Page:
Staying on campus isn’t always an option for students, there are a lot of factors that may go into whether the dorm life is the best option for them. It is not as easy as some think to come up with the money needed just to attend one semester; room and board fees, application fees, tuition, meal plans, books, classroom supplies, etc. All those things add up quickly, and thousands of dollars for room and board isn’t necessarily a priority to everyone when it comes to what they need to attend their College or University. However, there may be times where it is required for a student to stay on campus. Reasons being that room and board is required for first year students at that college, a student may want to stay on campus no matter the cost to get the full college experience, or the student is miles away from their hometown and has no other options. There are many reasons one might decide to stay on campus, but there are just as many for why a student may decide to commute.
For example, I am a commuting student. Deciding to commute instead of stay on campus was a no brainer for me, not just because it was too expensive, but because the University I attend is in my hometown, I live within the radius to allow me to stay off campus, and living on my own with my significant other was more affordable than the almost ten thousand dollar room
and board fee for the highly unpleasant dorm rooms. My situation may sound a lot like yours or it may not, but I chose to do what was best for me as all other students should do when making this lifechanging decision. I could not be happier with the decision I made, and I hope other students feel the same. Although I chose to commute, there are still some obstacles I face that students who live on campus do not.
For my first-year class end of the year project, we were assigned to make an imprint in the student survival guide for future students. We were given categories to choose from and were told that we would need to write an article, make a PowerPoint, or submit a video based upon the category we chose. I chose the category Commuter Life, and I am going to be mentioning a few Do’s and Don’ts of commuting. As we go through our first year; we learn, we fail, we succeed, and we are accepting that this year is going to be our toughest. By aiding future students in this new journey, it will make them a lot more comfortable and help adapt to this big change.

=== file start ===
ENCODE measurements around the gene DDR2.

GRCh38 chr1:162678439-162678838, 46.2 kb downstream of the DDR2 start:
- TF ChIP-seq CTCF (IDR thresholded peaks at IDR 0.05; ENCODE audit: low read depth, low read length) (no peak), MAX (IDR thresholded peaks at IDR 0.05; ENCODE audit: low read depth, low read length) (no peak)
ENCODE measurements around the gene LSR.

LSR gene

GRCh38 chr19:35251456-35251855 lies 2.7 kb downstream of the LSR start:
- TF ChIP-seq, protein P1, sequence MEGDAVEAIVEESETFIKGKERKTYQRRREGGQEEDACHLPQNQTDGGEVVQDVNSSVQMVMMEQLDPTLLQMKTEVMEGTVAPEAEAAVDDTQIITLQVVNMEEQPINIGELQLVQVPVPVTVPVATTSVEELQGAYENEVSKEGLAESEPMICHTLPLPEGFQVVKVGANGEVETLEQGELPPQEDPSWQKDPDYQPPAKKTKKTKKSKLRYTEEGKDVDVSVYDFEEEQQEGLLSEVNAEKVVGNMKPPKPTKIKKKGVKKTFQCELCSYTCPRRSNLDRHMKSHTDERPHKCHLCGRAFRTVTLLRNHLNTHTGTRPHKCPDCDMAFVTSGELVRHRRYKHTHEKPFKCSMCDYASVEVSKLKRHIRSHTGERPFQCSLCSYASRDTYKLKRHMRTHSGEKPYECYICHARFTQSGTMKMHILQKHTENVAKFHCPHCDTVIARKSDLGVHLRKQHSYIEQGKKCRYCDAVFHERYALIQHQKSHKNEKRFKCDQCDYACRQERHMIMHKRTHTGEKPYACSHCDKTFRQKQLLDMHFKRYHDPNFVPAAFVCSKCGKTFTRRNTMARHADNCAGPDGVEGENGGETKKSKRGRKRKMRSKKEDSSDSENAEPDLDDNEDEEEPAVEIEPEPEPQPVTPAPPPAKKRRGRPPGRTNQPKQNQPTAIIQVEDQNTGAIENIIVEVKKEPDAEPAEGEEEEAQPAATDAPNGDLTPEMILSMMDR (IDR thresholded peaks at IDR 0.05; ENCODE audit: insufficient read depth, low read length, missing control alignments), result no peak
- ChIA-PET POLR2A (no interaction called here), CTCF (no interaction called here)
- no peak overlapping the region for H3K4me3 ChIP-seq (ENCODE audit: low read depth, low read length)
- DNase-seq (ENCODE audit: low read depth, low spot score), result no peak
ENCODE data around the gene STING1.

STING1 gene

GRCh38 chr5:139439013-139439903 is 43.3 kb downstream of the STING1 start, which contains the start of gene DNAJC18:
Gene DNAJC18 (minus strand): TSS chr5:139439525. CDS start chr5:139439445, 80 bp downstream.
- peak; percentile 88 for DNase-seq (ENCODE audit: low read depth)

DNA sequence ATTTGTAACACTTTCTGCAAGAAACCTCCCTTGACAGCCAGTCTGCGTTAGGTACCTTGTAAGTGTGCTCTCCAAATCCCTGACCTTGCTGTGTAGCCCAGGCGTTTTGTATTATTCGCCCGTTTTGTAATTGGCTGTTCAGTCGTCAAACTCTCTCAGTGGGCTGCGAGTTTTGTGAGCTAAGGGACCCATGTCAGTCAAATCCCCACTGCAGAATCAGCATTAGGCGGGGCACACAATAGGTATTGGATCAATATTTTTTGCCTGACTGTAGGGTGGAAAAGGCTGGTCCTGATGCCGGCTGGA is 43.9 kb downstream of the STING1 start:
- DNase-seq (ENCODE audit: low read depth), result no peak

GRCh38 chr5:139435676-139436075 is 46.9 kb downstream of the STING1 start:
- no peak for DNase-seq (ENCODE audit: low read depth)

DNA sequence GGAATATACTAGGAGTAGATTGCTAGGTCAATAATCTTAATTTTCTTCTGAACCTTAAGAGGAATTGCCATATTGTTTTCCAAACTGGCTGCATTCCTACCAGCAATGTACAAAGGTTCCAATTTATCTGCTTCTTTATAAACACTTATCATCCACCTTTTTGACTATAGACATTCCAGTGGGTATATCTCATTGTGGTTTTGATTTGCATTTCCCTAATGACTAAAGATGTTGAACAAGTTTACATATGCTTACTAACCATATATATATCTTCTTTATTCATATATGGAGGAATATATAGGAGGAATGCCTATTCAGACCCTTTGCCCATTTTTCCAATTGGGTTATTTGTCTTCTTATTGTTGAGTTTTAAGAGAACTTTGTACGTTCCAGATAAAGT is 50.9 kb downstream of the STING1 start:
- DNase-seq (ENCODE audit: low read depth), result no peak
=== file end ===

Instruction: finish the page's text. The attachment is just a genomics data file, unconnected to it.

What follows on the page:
As a commuter, I have learned firsthand some helpful Do’s and Don’ts that I believe will give future students a better understanding of what it’s like to commute every day. The first Do of the commuter life is DO invest in a planner. At the beginning of the semester, I purchased a planner. I wrote every assignment that was available as well as class activities and campus events, and as the semester went on, I kept track of what assignments needed to be done that week and I was able to stay very organized with my work and activities. A planner was the easiest way for me to keep up with everything I needed, and I would highly recommend one (Organizing). The second Do of the commuter life is DO stay involved with campus activities. As a commuter it is hard to drive back and forth to classes all day, and then come back in the evening for a campus event. In my opinion, driving back and forth everyday takes a toll, by the